Why ransomware is on the rise and how organizations can protect themselves [Q&A]
Many high profile attacks in recent months have involved ransomware, notably the Colonial Pipeline attack. Worryingly some businesses seem willing to pay the ransoms too.
But why are these attacks on the rise and what can businesses do to protect themselves against them? We spoke to Clumio CEO, Poojan Kumar to find out.
BN: What are some of the reasons behind the rising number of cyber security attacks -- across all industries -- and what makes ransomware attacks extra malevolent?
PK: One of the main reasons behind the rising number of cyber security attacks is organizations not having a strong security posture and lack of sufficient protection against cyberattacks. This is caused by:
- Not having the right security and data protection tools
- Not having the right security focused skill-sets in the teams
- Lack of IT security best practices and workflow automation
- Lack of regular data security risk assessment
BN: Why are attacks becoming increasingly sophisticated and pervasive? Can you give us examples of why this is happening?
PK: The hackers, or bad actors so to speak, understand that in today's digital world data is the new oil. They are more focused than ever to break into organizations' intellectual property and/or sensitive information so that they can hold it hostage for ransomware purposes or use it as leverage against the compromised party.
The digital nature of today's infrastructure also means that compromising it could lead to shutting down an entire airport or an entire oil pipeline, which has such massive disruptive effect on people living in those regions, that the attackers typically get huge monetary benefits from the breach. Finally, cryptocurrency has also made it easy for the attackers to collect the ransom in digital forms that are untraceable, which makes it very difficult to find the whereabouts of the attackers. For example, Colonial Pipeline paid the ransom amount, of $4.4 million, in Bitcoin.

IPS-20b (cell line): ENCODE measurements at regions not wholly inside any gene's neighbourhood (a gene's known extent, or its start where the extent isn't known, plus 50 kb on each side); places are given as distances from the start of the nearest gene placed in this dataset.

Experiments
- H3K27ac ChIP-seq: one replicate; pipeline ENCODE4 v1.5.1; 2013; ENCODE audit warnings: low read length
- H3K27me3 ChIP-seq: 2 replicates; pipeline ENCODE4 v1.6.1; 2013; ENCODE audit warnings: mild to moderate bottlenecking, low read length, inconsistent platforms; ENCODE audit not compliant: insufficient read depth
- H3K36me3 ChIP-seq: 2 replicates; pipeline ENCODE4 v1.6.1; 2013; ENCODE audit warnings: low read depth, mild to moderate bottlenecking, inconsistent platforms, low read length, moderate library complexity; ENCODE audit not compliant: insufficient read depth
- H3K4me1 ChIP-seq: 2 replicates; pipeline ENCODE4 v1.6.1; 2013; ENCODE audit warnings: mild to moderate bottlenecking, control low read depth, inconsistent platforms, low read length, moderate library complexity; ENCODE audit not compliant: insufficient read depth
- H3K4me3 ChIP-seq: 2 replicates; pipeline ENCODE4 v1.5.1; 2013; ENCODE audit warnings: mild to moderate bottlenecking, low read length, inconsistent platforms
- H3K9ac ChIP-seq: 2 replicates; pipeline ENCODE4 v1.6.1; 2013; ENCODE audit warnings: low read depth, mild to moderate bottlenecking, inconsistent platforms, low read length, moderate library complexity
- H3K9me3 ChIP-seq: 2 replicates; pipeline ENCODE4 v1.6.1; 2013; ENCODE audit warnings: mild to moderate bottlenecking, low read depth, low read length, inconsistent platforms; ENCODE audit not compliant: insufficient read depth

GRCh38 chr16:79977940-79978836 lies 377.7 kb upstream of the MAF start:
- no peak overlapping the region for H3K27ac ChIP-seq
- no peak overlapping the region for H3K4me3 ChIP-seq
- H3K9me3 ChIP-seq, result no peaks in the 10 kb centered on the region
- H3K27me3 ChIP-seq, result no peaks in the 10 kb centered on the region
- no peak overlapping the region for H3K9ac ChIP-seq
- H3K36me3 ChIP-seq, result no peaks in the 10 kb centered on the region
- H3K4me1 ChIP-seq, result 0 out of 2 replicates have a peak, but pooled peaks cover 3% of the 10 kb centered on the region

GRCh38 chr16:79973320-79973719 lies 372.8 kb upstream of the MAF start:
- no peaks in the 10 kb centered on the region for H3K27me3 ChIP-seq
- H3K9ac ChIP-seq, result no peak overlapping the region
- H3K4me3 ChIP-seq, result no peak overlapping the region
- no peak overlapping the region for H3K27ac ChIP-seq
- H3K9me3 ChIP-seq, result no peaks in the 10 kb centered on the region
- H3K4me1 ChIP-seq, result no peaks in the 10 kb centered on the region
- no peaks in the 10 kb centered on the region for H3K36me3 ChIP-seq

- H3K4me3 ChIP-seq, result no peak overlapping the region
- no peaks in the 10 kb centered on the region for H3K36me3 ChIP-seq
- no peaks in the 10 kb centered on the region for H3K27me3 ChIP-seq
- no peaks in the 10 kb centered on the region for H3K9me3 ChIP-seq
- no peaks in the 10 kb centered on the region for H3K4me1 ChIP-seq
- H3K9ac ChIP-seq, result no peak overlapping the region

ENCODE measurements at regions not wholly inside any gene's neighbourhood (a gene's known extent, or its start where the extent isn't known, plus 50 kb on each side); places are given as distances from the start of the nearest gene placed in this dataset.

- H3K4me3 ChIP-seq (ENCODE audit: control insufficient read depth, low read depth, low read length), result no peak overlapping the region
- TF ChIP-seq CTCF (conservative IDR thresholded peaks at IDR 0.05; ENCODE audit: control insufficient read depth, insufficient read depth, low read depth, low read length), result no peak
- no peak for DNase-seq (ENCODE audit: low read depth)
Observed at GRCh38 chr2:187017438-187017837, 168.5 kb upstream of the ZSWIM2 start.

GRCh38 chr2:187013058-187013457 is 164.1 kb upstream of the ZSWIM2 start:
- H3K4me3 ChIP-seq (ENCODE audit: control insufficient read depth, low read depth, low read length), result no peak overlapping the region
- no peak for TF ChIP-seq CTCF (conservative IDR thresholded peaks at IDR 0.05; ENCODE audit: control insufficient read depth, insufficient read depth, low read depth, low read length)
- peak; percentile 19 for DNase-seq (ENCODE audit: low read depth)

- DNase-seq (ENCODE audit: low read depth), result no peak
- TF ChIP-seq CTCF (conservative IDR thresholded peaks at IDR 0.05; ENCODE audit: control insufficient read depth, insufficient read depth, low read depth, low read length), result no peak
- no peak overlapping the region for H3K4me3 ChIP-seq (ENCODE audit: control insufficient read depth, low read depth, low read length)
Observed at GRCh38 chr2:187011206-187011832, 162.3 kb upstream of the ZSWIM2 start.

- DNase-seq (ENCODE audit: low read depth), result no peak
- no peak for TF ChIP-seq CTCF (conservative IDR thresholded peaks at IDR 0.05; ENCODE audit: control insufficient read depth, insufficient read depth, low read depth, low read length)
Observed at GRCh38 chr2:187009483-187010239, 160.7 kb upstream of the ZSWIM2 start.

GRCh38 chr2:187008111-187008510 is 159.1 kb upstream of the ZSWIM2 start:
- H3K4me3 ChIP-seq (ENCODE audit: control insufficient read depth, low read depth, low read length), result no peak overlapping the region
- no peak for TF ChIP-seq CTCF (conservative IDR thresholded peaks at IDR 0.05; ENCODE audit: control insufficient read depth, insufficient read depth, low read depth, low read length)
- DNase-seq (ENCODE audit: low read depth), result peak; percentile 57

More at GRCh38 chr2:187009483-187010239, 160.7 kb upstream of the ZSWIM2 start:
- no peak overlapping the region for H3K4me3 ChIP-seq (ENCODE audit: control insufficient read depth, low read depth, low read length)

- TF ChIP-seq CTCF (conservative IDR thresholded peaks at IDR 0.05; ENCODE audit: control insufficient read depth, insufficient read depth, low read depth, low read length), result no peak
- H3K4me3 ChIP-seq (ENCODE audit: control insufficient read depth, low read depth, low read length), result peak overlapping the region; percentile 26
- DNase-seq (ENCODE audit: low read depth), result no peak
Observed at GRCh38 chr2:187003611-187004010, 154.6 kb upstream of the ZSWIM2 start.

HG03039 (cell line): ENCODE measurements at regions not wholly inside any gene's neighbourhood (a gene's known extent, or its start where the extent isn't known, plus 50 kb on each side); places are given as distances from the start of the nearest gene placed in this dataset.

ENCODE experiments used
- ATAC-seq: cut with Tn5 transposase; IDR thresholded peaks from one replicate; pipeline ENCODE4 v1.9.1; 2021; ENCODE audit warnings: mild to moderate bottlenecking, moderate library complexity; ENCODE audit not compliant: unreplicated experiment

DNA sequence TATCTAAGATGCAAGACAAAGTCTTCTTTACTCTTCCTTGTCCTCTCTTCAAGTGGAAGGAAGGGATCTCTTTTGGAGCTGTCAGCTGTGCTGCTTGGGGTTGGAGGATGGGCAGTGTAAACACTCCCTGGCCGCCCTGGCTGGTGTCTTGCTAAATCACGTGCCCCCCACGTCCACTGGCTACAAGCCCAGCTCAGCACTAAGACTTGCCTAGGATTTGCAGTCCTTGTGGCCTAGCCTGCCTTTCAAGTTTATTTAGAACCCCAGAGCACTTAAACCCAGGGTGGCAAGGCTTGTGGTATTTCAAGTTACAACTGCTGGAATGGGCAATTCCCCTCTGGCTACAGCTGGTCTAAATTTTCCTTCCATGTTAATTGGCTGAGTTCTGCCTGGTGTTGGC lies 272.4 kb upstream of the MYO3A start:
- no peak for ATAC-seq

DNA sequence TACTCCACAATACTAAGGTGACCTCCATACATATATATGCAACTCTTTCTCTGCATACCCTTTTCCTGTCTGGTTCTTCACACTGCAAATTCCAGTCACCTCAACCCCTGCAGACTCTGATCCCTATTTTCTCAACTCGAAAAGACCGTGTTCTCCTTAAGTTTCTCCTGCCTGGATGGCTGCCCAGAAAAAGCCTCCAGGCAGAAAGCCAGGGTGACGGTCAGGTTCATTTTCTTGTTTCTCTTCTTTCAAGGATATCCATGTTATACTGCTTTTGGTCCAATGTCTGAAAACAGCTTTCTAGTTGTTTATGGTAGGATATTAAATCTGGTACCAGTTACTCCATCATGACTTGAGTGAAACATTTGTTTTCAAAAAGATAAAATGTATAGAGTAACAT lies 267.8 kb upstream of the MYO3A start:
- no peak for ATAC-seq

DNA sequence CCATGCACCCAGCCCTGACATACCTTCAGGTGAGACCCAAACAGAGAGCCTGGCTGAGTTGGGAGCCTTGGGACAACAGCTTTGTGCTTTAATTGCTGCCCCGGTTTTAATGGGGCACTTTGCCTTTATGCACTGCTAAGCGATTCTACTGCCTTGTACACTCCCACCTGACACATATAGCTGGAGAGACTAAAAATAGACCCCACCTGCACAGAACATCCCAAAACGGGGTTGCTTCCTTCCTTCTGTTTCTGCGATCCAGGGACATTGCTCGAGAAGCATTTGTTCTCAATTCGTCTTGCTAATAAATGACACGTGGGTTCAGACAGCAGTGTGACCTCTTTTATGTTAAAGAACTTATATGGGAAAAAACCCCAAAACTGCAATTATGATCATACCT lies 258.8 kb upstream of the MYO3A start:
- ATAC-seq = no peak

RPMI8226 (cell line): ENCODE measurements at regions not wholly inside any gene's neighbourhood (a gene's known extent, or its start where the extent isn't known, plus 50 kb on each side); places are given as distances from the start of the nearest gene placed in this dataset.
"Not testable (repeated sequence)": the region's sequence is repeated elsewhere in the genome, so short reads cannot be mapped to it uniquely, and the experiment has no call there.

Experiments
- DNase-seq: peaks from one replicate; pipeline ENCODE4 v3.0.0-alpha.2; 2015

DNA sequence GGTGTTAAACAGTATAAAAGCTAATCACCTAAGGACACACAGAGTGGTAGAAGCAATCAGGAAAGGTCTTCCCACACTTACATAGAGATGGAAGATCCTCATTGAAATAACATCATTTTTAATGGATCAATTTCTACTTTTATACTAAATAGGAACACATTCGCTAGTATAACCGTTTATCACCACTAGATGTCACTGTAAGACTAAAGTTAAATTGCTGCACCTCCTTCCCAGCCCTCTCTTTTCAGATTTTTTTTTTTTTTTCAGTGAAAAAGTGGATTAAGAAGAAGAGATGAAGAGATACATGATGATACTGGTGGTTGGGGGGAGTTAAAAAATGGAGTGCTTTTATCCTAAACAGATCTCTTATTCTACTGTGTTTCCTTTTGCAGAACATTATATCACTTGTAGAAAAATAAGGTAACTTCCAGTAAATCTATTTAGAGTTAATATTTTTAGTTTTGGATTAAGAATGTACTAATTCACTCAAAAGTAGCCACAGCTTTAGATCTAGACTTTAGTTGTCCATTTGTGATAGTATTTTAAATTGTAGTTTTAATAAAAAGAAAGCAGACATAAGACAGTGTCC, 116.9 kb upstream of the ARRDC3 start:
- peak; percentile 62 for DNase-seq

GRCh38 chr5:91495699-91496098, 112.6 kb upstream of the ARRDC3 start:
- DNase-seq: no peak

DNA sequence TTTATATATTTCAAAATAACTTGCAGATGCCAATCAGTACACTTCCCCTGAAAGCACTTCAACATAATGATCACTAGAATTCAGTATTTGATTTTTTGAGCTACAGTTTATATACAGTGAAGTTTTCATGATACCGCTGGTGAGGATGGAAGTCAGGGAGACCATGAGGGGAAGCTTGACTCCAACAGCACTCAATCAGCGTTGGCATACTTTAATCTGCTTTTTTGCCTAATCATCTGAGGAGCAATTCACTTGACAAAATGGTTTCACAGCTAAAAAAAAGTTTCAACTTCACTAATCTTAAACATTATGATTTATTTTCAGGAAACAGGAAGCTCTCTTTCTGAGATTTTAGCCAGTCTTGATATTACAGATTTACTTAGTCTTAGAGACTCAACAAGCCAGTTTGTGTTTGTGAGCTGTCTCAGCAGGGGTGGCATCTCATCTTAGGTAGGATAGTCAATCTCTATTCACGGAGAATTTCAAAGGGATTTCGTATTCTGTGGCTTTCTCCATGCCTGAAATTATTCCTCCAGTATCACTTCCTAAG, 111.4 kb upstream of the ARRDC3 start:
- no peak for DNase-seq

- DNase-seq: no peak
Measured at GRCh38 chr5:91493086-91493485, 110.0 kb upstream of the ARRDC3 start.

BN: Why are public clouds like AWS being targeted? What makes them susceptible to attack?
PK: Public clouds such as AWS provide a lot of benefits to organizations that adopt them, such as faster innovation, offloading the overhead of infrastructure management, ready access to the latest and greatest technologies, etc. As a result, most organizations have a mandate to move to the cloud and are rapidly moving their critical production data there. However, the public cloud is a very decentralized place as compared to an on-premises data center. Hence the data is scattered across multiple services, accounts and regions. This increases the attack surface significantly and thereby increases their vulnerabilities to cyber attacks.
Additionally, the data protection mechanisms in the public cloud are broken and have several security gaps; one is not providing a true air gap (or security domain separation) between production data and backup copies. This causes an attack on the primary account to eventually lead to the backup copy, completely compromising the organization's capability to recover its production data. In summary, the massive movement of organizations’ critical data to the public cloud, combined with gaps in cloud data protection, is causing these clouds to be a target of cyberattacks.